Length: approximately 1000 wordsPurpose:This assignment is designed for you to take the time and energy to delve into some of the material you have been presented within Modules 1 or 2
and analyze it—that is, explain what you think it means and whether you think it’s reasonable or not (and why). You may write it either as an analysis, as you did last term, or you might write in a more creative form. Make sure to look at the section below, ‘How you’ll be marked’, to make sure that a creative piece of writing still satisfies these general criteria. Otherwise, I’m open!Instructions: You have two options here:OPTION 1:Choose your own topic (ideally), use one of the suggested topics below, or alter one of them. Then write an analysis as you did last term.
1) You may choose to write on any of the articles—either required or recommended—that we’ve dealt with inModule 1 or 2
. The requires articles are those by:Plato, Descartes, Berkeley, Chalmers, Locke, Williams, Frankfurt, Harari, Ryle, Churchland, and Jackson.
My suggestion is simply to look at whatever interested you the most.2) Choose either a whole article, a section from an article, or a point of debate that comes up in more than one article. Re-read the whole article(s) very carefully and slowly. Take notes.This should take at least a couple of hours.
3) You may choose to write the essayhowever you see fit
—including in a creative format; but be sure to stay close to the texts.INCLUDE AT LEAST TWO DIRECT QUOTATIONS FROM THE ARTICLE(S) IN YOUR ESSAY.This gives me some evidence that you’ve actually read the text.4) If you’re not sure what I mean by this, my recommendation is to write a summary of the ideas you are focussing on (600 words roughly) in your own words, though the use of quotations here or there is encouraged. (Just don’t make most of it quotation—the point is to see that you can articulate the ideas in your own words.)Then critically respond to any of the points you have summarized
. This could involve a) an objection: i.e., arguing that that a premise is false (or not necessarily true); b) responding to a possible or likely objection in order to defend the author’s point; c) showing that the conclusion does not follow from the premises.* Finding a critical response may be difficult at first. I suggest trying to write the summary first. When you get to a point that is difficult to explain, ask yourself whether it’s you that hasn’t understood it or whether there might be something that doesn’t make sense. Go back to the text again and try to work it out. This may involve re-reading not just a section but the whole article again. If you still can’t articulate the idea, then try your best to say what it is that remains unclear. If you can do this, then you have successfully stated an objection.Here are somesample topics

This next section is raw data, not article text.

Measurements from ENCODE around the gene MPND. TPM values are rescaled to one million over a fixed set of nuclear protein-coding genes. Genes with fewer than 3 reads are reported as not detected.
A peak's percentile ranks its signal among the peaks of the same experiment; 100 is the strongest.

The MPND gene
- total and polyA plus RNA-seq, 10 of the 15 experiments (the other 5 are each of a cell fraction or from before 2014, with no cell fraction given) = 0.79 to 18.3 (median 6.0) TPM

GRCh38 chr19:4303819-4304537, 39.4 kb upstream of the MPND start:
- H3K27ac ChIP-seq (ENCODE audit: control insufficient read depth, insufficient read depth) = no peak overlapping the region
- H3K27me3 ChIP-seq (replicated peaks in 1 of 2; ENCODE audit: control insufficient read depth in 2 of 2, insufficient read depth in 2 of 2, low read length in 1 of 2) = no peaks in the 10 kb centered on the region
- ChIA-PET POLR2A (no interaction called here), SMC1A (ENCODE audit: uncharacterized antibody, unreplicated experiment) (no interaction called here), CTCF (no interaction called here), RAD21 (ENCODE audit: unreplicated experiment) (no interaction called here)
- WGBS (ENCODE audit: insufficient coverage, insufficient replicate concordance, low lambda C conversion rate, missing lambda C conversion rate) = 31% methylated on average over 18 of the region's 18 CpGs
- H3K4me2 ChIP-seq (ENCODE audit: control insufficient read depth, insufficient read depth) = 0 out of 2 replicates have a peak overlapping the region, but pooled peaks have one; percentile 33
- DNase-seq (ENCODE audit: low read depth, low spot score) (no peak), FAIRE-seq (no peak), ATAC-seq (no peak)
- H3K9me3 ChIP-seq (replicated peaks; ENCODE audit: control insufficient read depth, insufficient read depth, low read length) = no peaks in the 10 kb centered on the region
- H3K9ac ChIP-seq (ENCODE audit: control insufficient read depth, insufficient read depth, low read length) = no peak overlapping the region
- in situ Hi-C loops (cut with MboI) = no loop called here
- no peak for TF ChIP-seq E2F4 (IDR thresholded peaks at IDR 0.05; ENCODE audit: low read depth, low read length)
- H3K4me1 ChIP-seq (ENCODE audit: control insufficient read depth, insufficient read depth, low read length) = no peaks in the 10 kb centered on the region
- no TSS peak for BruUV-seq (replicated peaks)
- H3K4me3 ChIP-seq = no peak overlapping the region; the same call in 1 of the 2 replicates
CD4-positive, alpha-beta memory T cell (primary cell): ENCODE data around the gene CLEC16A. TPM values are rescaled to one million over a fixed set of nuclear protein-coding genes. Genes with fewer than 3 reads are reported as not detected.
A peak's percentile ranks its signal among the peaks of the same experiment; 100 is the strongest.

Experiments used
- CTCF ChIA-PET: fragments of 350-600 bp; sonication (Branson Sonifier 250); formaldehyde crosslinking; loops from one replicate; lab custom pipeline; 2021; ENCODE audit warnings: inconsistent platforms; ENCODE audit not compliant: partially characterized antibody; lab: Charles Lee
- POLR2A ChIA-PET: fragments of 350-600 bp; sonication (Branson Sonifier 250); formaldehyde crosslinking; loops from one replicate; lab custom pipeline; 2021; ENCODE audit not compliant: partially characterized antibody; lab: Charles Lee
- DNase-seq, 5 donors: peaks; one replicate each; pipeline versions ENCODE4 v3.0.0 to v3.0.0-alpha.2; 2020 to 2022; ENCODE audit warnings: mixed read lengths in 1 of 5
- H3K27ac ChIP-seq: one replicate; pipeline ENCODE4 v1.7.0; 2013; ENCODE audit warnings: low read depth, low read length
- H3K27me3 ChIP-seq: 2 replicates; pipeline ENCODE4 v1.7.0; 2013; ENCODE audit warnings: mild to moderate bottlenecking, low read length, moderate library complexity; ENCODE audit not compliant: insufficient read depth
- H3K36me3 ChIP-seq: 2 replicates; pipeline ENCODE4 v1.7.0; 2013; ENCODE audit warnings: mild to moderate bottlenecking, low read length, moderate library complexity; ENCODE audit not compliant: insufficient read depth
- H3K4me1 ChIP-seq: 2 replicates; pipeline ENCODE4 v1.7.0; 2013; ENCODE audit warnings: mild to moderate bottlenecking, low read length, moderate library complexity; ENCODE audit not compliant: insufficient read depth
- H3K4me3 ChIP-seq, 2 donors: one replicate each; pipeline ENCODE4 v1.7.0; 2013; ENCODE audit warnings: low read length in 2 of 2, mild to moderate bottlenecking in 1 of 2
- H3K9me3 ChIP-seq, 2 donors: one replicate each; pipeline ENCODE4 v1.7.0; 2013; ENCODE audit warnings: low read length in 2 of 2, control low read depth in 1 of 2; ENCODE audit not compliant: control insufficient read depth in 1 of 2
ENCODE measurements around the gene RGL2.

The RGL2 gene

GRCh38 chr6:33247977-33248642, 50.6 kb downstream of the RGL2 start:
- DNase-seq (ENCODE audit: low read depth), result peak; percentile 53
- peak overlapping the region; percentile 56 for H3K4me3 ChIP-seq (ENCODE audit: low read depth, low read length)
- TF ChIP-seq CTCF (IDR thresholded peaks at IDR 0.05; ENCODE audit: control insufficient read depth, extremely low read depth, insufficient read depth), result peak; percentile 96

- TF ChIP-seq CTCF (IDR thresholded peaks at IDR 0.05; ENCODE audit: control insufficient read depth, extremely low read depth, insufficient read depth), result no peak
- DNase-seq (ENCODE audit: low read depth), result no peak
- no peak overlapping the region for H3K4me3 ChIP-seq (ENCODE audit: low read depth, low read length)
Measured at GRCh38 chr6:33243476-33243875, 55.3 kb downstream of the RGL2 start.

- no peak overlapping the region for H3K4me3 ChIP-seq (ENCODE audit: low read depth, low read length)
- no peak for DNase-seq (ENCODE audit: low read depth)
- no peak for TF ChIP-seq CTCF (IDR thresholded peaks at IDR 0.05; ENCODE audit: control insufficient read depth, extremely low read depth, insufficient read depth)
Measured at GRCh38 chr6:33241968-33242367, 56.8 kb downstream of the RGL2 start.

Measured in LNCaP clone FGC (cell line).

. I’d prefer you to use these as models or guidelines, but you may answer them directly if you really want to.Sample a) Can Berkeley successfully distinguish between ideas and spirits/minds? b) What is Chalmers’ distinction between the matrix hypothesis as a skeptical versus a metaphysical hypothesis? Is his discussion of its ramifications correct in your view? c) Explain Descartes’ argument concerning dreams with as much clarity as possible and respond to it critically. Include his discussion at the end ofMeditation 6
as well. d) Provide an interpretation of Plato’s cave allegory. (Be sure to mention if yours is compatible or not withhis own
interpretation.)[note: I have readhundreds of student interpretations over the years.] e) Why is the intelligible realm more real than the sensible for Plato? What is this whole intelligible realm? Is Plato right? f) How does Berkeley argue that there is no material world at all? What is the so-called material world in his view? Is he right? g) What does ‘to exist’ (or ‘to be’) mean? Is there another way to understand it other than Berkeley’s way? If so, how might this affect his argument?h) What the heck is going on in Locke? Specifically, what exactly is the ‘person’ according to Locke, and how is it related to the ‘man’ and the ‘mind’? Does his account make sense? i) What do Williams’ two scenarios demonstrate, if anything? j) Does Frankfurt’s distinction between a primary and secondary desire actually correspond to our psychological reality? k) Is Harari’s determinism all physicalist? l) Write a debate between Frankfurt and Harari. m) How might a dualist respond to any of Ryle’s objections? n) Discuss the importance of the idea of ‘information’ in Churchland and/orJackson.OPTION 2:
Write in some other form in such a way as to reflect both understanding of and some questioning of (at least) one of the texts from Module 1 or 2.One good option is to write a dialogue between at least two characters of your choice.Just make sure to incorporate two direction quotations still.HOW YOU’LL BE MARKED
My grading is based on the following factors:
- Evidence of a reasonable degree and breadth of understanding of the chosen article(s).
- Evidence of independent thought, whether through criticism, interpretation, synthesis, etc.
- Proper mechanics, including grammar, punctuation, citations, spelling.
*Note that the Tutorial and Learning Centre may be able to help you with this.About other sourcesNote very well: if you use any sources other than The Elements of Philosophy, be sure to cite them. This includes all internet sources you use—even if you don’t take quotations from them.Failure to do so will result in a zero for plagiarism.
If you are unsure about whether you might be plagiarising, I recommend watching a tutorial video, courtesy of our library: go towww.georgebrown.ca/LLC, click on ‘Study Tools’, then click on ‘Tutorials’ at the bottom of the menu on the left, then click on ‘Avoiding Plagiarism and Research Skills’.